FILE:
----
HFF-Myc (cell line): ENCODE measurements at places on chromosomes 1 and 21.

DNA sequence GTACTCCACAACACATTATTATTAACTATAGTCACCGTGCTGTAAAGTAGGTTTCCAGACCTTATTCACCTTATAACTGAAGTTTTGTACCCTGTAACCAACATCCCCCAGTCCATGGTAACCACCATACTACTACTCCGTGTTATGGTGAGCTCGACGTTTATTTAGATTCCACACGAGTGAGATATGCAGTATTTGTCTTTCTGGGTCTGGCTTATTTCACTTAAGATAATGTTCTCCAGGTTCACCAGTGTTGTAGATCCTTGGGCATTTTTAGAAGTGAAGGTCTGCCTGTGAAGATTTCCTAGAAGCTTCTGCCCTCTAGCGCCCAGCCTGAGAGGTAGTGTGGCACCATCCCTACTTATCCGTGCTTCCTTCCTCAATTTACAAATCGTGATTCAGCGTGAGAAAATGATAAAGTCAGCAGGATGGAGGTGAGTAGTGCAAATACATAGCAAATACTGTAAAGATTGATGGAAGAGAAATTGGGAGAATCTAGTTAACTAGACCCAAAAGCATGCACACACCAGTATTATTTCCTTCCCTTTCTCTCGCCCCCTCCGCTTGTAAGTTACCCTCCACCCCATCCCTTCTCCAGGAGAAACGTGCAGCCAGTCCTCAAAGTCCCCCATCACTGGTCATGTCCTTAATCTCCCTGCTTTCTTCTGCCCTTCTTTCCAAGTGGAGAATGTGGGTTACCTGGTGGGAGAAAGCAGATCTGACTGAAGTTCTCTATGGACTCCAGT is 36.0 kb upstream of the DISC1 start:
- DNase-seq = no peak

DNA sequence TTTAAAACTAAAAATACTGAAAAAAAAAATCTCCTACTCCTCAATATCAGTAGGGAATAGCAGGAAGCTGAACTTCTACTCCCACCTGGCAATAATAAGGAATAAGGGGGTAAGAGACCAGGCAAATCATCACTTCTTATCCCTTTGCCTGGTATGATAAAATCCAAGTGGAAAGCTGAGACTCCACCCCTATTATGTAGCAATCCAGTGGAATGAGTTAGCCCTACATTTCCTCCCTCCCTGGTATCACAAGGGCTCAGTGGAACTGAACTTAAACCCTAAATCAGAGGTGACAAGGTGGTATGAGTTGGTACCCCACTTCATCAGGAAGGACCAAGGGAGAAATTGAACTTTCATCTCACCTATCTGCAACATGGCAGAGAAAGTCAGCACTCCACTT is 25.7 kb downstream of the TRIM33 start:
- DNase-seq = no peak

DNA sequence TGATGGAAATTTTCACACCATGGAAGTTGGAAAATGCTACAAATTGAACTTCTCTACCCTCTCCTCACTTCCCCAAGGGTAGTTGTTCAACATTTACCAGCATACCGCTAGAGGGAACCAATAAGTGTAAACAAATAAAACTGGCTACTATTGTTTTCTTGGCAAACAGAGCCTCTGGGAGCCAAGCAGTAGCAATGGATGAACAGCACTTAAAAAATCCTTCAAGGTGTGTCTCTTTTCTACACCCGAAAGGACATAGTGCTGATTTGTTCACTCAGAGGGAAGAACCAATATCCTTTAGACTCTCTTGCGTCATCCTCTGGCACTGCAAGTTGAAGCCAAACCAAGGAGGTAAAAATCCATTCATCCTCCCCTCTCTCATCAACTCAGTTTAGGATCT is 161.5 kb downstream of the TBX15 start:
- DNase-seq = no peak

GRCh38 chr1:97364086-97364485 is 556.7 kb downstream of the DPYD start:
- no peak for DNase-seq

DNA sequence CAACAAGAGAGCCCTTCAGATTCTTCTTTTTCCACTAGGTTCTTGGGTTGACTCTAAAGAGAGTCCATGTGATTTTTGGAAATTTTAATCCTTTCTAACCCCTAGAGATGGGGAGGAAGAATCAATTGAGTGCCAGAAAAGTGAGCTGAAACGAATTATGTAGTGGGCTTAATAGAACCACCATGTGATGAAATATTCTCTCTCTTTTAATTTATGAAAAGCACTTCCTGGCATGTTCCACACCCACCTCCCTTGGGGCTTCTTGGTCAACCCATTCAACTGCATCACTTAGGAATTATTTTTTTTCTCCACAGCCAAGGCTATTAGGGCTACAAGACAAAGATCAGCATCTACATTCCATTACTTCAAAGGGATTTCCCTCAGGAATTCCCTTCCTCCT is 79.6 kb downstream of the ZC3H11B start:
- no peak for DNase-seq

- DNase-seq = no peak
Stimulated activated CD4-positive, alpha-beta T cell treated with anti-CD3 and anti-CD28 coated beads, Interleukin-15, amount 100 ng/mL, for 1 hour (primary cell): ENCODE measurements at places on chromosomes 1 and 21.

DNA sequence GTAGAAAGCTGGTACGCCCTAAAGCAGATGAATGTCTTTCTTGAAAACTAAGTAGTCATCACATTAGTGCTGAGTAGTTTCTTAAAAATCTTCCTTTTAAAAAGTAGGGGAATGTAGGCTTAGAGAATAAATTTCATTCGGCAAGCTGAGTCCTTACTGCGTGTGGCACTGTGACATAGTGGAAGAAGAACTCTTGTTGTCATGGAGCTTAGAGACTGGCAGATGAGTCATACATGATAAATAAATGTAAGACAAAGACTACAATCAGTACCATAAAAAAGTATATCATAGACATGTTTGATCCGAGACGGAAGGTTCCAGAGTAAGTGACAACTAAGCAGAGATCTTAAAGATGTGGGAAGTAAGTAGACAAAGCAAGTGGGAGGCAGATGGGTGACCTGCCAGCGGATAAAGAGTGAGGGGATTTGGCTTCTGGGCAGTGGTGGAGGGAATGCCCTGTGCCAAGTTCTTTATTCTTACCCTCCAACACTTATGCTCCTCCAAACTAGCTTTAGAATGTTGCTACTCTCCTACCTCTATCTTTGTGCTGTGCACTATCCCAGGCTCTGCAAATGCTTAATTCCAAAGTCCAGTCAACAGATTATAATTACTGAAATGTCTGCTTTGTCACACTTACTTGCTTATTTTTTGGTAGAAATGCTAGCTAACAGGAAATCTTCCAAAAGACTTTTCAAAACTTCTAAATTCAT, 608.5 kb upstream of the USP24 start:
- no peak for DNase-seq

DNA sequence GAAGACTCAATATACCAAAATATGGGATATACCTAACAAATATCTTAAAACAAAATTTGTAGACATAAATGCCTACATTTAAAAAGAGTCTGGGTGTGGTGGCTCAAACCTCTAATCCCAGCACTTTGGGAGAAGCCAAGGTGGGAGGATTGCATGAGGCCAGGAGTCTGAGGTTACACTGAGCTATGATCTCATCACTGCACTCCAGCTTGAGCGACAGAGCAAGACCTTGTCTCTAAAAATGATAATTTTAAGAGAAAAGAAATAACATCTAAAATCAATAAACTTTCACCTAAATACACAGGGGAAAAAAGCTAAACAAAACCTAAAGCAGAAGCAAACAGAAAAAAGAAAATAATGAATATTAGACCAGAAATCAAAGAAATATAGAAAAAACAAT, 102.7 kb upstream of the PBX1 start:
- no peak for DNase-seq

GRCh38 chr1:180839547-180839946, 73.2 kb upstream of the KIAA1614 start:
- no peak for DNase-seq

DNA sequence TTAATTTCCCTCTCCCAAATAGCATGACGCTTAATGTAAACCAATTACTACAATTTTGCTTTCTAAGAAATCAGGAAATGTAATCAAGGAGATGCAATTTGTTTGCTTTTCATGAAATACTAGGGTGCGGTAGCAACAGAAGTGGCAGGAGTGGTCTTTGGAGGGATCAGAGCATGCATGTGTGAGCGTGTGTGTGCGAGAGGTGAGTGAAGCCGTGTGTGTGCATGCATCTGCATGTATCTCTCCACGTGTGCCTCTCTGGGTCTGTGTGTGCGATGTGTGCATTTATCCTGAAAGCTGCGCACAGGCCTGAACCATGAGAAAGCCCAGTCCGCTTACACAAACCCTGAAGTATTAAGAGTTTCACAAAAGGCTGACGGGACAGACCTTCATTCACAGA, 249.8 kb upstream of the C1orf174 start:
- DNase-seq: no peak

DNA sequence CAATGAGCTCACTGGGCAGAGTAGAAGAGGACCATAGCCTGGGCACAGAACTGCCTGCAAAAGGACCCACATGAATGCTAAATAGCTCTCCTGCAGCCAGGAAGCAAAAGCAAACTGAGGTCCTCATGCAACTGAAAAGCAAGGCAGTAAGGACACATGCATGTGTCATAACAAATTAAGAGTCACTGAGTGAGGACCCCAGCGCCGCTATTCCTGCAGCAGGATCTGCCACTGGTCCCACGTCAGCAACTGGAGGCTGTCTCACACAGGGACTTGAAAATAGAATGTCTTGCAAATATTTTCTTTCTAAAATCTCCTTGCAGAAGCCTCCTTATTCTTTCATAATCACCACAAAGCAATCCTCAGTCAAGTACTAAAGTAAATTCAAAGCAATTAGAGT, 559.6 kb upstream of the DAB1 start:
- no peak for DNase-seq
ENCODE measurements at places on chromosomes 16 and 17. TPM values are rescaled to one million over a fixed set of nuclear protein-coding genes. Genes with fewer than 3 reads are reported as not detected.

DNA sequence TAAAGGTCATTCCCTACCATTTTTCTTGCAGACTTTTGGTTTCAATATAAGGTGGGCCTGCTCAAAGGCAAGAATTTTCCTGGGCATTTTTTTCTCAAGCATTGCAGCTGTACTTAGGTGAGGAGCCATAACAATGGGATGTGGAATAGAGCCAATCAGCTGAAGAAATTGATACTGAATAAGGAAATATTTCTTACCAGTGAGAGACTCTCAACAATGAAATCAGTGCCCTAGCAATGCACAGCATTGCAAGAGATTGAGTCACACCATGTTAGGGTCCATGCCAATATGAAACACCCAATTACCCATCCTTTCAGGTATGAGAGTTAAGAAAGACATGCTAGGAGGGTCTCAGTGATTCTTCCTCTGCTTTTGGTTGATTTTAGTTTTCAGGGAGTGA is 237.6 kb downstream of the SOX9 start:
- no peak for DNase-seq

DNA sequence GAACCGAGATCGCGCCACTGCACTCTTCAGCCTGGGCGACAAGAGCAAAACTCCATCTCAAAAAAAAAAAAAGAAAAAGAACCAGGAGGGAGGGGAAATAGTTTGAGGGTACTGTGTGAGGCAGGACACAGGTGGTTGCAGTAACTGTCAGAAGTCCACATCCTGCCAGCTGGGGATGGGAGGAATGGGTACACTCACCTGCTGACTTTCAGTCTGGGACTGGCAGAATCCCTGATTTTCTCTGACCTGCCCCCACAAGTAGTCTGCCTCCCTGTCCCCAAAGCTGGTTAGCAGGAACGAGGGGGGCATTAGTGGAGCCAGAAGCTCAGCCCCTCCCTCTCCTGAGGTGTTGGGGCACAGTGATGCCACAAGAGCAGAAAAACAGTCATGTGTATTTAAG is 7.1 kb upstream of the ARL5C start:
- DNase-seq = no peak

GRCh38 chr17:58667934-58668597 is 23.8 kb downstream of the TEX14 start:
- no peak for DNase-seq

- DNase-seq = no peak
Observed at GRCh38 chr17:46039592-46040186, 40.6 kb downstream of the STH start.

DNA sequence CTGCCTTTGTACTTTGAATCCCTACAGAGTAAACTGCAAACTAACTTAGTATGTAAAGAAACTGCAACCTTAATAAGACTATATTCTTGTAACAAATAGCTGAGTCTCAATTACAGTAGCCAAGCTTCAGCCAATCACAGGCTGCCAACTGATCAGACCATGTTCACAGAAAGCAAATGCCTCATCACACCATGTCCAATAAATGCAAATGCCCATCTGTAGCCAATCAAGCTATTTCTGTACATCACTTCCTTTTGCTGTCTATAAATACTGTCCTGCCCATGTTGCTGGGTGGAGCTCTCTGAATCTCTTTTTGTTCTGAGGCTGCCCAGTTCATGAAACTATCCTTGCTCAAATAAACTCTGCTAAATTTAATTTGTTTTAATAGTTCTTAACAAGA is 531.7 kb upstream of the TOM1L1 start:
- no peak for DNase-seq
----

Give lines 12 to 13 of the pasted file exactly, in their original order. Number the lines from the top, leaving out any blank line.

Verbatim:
- DNase-seq = no peak
Stimulated activated CD4-positive, alpha-beta T cell treated with anti-CD3 and anti-CD28 coated beads, Interleukin-15, amount 100 ng/mL, for 1 hour (primary cell): ENCODE measurements at places on chromosomes 1 and 21.